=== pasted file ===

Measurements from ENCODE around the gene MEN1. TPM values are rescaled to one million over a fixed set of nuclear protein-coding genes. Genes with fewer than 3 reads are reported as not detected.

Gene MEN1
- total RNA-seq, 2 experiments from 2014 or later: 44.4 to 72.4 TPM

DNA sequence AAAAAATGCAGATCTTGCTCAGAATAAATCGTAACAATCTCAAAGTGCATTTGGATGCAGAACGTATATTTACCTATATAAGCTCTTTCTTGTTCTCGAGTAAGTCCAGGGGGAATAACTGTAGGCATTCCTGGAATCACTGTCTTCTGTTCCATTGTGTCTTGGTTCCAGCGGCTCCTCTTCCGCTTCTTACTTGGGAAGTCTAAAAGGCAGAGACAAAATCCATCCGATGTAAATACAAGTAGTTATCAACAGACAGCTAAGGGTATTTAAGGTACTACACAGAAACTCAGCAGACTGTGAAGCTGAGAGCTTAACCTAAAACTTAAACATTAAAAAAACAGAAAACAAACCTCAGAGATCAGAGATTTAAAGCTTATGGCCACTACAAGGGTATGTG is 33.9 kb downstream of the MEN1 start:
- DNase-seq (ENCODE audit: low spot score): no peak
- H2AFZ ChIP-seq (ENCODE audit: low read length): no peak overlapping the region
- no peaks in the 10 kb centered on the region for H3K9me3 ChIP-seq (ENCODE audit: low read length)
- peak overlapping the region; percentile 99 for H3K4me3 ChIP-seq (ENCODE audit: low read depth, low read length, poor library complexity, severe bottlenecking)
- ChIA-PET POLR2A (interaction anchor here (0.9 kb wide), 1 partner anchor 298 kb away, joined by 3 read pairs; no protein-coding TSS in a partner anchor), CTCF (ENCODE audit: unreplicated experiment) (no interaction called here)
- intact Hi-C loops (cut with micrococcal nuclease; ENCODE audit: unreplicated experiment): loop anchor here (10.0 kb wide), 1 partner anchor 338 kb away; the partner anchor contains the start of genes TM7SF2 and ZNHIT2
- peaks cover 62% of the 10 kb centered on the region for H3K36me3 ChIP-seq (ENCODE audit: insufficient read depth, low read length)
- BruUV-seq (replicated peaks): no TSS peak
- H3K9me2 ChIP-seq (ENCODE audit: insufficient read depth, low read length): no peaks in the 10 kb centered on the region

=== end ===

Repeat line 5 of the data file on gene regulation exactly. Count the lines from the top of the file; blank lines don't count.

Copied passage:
- DNase-seq (ENCODE audit: low spot score): no peak